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JOURNALISM IN THE AMERICAS Blog

Salvadoran journalist Carlos Dada, two Mexican newspapers among winners of 2011 Maria Moors Cabot Prizes



The Columbia University Graduate School of Journalism, which also administers the Pulitzer Prize -- the top U.S. journalism award -- announced on Wednesday, Sept. 14, the winners of the 2011 Maria Moors Cabot Prizes for outstanding reporting on Latin America and the Caribbean. The 73-year old award is the oldest in international journalism.

This year's Moors Cabot Prize winners are Carlos Dada, founder and director the digital newspaper El Faro (The Lighthouse) in El Salvador; Jean-Michel Leprince, a Canadian broadcast journalist who is the Latin American correspondent for Société Radio-Canada/CBC; the Arizona Daily Star of the United States; and Mexican newspapers El Diario de Juárez in the border city of Ciudad Juárez and Riodoce in Culiacán in the state of Sinaloa.

"More than anything, this year's Cabot Prizes celebrate journalists on the front lines—two small but courageous papers braving drug criminals in Mexico; a breakthrough digital newspaper blazing an independent and ethical trail in Central America; a Canadian broadcast journalist showing us scenes and stories of real life that too often do not appear on U.S. TV; and a medium-sized, regional U.S. paper straining its resources to give its readers deep and nuanced coverage of the U.S-Mexico border," said Columbia Journalism School Dean Nicholas Lemann in a statement.

Dada and El Faro were praised for being a "beacon" in a country still suffering from its decade-long civil war and where many of the media outlets have "strayed from the path of honesty and impartiality," reported the news agency AFP. As the Prize Board noted, "From its inception in 1998, El Faro has shown how digital media can overcome barriers of cost and tradition and offer honest journalism of high quality in a region where press standards are low and much of the media is highly partisan or even corrupt.”

"This is a great recognition for the journalism we do at El Faro," Dada, who also was a 2005 Knight Fellow at Stanford University, told the Knight Center for Journalism in the Americas. "We practice independent journalism in a complex region with a lot of problems. In the name of all of El Faro, I feel very proud that the Moors Cabot Prizes Committee recognized our efforts to narrate our reality. In a way, this prize also confirms how online journalism has advanced, as just a decade ago it seemed impossible to imagine that we would open the way for being recognized by some of the greatest journalists in the world."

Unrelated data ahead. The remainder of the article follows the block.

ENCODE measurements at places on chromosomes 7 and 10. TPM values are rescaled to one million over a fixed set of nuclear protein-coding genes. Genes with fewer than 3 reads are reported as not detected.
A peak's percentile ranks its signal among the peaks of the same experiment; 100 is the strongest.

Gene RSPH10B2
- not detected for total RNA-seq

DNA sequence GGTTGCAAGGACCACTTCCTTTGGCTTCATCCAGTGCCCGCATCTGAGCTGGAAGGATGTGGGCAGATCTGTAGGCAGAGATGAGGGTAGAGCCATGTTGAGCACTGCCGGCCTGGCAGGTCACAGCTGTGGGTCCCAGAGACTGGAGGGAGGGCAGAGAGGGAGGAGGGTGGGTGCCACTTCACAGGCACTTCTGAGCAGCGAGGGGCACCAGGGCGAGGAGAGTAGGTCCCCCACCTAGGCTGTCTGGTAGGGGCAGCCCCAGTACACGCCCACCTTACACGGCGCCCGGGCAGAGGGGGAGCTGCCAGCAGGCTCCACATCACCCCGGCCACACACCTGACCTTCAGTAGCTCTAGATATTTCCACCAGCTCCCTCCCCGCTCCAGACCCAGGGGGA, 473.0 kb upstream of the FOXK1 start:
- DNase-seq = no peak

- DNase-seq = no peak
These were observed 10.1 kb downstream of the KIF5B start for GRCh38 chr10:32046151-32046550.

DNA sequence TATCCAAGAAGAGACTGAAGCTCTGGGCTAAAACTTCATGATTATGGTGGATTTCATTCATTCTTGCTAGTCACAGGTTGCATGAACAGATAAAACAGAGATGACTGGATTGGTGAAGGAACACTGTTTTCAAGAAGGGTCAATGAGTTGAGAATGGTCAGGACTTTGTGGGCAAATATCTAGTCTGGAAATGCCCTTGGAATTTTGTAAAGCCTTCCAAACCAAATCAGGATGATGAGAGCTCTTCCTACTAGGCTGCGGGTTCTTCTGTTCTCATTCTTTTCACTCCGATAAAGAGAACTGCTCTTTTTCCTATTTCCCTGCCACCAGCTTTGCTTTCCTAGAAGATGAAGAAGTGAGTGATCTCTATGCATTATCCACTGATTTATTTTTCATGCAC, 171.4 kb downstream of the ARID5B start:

Earlier in September Dada also took second place in the Latin American Investigative Journalism Awards for his reporting on the murder of Monsignor Oscar Romero.

As Mexico is the most dangerous country in the region to practice journalism, the Moors Cabot Prize Board noted, El Diario de Juárez and Riodoce are two small newspapers "heroically" struggling to report the news in the face of increasing violence from organized crime.

In 2010, Diario de Juárez took the unprecedented step of publishing an editorial calling for a truce with drug cartels after one of the newspaper's photographers was shot to death on Sept. 16, 2010.

Ismael Bojóquez, Riodoce editor, told the newspaper Proceso that while they are happy to receive such a prestigious award, "we are sad to receive it when just 15 days ago our colleague Humberto Millán Salazar was killed." On Aug. 25, Millán, a reporter for Radio Fórmula in Sinaloa, was found dead with a gunshot wound to the head, one day after being kidnapped. See this Knight Center map for more information about attacks on journalists in Mexico.

The Arizona Daily Star was recognized for its immigration coverage that has "explored the issue in all its complications and human dimensions - not just its sensational aspects," the Prize Board said, as reported by the Arizona newspaper itself. The recognition comes just a week after journalists from throughout the Americas called for more humane and in-depth immigration coverage while gathered for the 9th Austin Forum on Journalism in the America.

Last year, Nicaraguan journalist Carlos Fernando Chamorro was named a Moors Cabot Prize winner.



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